The Kirby brothers, Vincent and Michael, witness the attempted suicide of his father who placed a snub-nosed barrel shotgun underneath his chin and pulls the trigger. As adult, the brothers process the trauma in their own ways with Michael unable to jumpstart his life that has been exploited by his brother who has joined the priesthood. Now as exonerated Catholic priest, Father Vincent continues his crusade in absolving confessional patrons of their sins, but with a twist. Hell bent on exacting death through absolving upon those who steal in any capacity, Father Vincent travels the rural areas of Mississippi in a beat up congregational and confessional mobile camper to soapbox his wrath sermons and to rid the world of those who surface his childhood trauma. When another psychotic killer ascertains Father Vincent’s radical cause and wants to join devious purposes, the aversely complicate Michael can no longer abide by his brother’s carnage of guilt path and isn’t keen on spending his life with another heartless killer, urging himself to exit the threesome and starting a life of his own with Ruby, a diner waitress who has taken a shine to him, but Father Vincent and his newfound accomplice won’t let him go that easily.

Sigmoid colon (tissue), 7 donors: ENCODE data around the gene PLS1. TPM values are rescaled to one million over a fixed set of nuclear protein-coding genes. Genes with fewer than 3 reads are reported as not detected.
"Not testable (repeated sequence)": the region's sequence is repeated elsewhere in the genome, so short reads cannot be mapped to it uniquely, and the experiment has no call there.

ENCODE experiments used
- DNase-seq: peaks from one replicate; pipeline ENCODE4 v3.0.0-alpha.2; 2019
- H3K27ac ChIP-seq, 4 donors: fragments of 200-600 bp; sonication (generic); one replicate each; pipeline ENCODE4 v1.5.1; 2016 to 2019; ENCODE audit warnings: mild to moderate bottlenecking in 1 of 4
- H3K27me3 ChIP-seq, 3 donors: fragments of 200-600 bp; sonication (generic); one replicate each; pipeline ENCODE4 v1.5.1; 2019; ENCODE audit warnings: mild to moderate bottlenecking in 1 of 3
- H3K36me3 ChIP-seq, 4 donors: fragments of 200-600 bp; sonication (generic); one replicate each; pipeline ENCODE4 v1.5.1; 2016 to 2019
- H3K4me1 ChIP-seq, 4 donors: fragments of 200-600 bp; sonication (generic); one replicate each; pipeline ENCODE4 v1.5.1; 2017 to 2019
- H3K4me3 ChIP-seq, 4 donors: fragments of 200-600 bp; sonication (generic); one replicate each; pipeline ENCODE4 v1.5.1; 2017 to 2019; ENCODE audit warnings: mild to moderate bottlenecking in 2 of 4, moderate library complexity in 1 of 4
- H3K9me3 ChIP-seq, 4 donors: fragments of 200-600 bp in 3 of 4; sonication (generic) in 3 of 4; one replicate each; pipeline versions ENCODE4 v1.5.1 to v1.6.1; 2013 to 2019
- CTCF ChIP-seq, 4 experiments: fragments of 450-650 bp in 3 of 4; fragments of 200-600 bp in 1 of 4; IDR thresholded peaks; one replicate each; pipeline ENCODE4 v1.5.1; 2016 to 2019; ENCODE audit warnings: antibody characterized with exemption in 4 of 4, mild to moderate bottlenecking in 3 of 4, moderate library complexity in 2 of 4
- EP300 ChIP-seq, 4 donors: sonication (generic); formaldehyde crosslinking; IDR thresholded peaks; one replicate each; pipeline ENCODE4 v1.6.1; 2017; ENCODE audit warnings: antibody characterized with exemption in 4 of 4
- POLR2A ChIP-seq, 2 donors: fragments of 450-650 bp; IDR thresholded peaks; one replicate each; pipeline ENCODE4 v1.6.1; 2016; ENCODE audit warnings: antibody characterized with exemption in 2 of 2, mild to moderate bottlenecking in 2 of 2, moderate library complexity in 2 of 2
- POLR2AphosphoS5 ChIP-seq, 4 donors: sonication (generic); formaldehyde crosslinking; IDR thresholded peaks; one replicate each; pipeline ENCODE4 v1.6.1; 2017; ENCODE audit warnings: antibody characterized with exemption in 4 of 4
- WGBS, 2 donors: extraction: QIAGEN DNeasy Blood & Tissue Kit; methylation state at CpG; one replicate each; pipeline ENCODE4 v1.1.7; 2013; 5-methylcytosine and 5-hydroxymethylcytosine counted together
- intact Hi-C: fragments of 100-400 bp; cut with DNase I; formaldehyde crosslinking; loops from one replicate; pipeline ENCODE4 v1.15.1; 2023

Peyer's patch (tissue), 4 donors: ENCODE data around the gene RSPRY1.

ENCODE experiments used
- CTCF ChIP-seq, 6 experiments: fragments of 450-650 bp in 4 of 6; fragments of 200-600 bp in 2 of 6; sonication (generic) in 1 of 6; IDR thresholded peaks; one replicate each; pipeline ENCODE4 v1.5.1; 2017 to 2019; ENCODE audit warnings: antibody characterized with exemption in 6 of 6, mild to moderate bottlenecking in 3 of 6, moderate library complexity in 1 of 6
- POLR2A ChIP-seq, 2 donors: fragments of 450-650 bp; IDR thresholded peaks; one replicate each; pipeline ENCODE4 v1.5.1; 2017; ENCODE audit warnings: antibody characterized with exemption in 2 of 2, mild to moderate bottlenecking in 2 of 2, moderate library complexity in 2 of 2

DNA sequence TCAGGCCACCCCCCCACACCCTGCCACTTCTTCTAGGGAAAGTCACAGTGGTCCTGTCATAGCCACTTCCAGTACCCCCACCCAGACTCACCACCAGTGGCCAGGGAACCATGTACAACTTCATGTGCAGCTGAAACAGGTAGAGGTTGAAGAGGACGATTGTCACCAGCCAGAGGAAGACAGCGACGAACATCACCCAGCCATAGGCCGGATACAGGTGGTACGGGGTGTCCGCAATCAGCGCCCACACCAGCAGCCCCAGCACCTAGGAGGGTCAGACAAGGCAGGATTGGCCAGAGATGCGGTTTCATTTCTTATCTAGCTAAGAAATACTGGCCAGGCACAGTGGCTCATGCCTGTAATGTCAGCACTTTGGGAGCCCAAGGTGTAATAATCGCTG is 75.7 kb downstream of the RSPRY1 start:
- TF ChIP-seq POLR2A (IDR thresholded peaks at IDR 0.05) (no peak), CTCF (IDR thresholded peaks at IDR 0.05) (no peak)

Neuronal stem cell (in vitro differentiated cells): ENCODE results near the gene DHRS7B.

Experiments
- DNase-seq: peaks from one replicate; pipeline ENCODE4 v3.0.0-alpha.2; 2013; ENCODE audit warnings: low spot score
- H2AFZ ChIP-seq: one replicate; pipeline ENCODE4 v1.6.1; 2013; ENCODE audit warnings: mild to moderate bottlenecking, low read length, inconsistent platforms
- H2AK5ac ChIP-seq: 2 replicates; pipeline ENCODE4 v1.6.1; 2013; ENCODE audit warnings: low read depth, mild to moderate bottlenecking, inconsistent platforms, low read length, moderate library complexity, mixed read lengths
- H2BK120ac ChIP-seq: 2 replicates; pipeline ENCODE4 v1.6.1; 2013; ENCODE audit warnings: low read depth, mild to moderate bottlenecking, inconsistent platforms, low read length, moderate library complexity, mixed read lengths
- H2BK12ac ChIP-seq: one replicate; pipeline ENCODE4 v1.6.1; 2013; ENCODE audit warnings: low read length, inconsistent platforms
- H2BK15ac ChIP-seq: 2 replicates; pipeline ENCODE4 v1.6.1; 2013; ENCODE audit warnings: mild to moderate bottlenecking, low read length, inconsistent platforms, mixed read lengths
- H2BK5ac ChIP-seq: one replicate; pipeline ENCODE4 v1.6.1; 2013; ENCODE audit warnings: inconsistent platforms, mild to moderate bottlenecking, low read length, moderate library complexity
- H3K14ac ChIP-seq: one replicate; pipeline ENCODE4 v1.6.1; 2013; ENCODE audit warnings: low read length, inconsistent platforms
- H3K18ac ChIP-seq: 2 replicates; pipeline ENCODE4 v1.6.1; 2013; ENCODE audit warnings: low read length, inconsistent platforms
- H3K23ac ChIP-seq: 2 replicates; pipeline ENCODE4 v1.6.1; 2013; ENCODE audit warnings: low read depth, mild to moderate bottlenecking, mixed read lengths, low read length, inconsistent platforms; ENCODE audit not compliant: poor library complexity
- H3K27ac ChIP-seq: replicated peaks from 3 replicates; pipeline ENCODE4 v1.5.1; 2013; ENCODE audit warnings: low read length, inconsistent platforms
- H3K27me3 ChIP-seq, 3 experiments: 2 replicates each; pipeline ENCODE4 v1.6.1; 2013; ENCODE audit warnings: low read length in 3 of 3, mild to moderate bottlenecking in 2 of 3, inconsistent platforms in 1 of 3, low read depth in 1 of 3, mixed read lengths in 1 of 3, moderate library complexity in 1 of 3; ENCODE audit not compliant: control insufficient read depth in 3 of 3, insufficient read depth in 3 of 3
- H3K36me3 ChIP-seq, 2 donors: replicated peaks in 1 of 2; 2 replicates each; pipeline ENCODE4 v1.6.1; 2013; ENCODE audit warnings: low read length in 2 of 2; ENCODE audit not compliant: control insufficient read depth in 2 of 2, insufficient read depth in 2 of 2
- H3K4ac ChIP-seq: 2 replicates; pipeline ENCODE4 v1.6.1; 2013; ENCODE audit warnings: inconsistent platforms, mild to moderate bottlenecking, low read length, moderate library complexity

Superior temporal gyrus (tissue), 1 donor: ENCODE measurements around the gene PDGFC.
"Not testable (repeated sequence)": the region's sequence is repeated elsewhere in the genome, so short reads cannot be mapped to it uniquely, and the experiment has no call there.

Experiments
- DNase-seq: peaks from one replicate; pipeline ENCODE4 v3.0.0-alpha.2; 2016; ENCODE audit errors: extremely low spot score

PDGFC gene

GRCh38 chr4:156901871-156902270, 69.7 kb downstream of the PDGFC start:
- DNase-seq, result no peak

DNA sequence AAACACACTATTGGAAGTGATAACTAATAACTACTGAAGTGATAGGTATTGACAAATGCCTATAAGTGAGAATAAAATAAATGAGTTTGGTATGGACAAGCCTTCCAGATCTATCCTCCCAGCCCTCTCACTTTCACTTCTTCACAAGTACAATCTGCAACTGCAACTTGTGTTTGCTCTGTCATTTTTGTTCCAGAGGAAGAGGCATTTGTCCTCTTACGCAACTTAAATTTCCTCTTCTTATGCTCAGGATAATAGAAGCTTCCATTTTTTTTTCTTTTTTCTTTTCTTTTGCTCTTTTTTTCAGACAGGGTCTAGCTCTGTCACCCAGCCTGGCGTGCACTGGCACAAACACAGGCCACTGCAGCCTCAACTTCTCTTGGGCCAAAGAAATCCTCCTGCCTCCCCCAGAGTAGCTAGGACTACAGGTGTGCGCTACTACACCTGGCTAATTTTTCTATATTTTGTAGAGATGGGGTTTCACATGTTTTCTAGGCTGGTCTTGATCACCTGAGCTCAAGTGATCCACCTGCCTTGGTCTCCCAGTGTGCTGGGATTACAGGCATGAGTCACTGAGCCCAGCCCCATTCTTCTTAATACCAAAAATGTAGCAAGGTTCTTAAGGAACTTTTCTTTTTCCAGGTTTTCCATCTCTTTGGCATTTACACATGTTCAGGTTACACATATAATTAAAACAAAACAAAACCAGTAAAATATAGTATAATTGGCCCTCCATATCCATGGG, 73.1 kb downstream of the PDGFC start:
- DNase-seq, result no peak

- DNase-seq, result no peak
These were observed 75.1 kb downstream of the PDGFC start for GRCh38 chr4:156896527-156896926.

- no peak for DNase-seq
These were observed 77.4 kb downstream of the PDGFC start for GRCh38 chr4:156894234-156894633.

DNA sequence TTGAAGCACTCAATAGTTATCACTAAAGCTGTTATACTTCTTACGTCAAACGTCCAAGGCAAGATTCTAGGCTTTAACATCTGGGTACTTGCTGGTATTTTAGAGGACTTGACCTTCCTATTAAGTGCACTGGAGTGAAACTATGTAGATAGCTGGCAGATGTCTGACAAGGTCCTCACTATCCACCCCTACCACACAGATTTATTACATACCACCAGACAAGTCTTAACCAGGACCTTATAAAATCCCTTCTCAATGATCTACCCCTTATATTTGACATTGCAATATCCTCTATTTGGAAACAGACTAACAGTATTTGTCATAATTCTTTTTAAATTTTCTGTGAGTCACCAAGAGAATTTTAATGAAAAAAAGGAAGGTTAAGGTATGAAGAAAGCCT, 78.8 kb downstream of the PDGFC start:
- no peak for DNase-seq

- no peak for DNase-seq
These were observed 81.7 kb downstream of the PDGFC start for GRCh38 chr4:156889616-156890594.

Just what the Catholic Church needs… one more film depicting a priest using God to benefit his own greed! Mark Savage co-writes and directs the damnation of thieves film, “Purgatory Road,” with a post-viewing requiring a penance of one Our Father and ten Hail Mary’s! Co-written with “Stressed to Kill’” Tom Parnell, “Purgatory Road” is a horrific hallmark of adverse Americanisms such as religious fanaticisms, self-indulgence, mental instability, corruption, and narcissism. All these qualities can potentially lead to one common bond that Savage makes centerpiece and that would be murder. Savage’s extreme vision isn’t all that far from today’s reality where cases of the mentally and the spiritually unstable and religious acolytes plan, stage, and carry out killing sprees almost weekly, corrupt politicians and the uppermost devout pocket secrets and bribes, and egotistical maniacs pick and choose basic civilities to divide groups against each other. I don’t see “Purgatory Road” as shocking and taboo, but rather as 98 minute revelation, not in a Almighty sense, but as a break in the opaque lens that is today.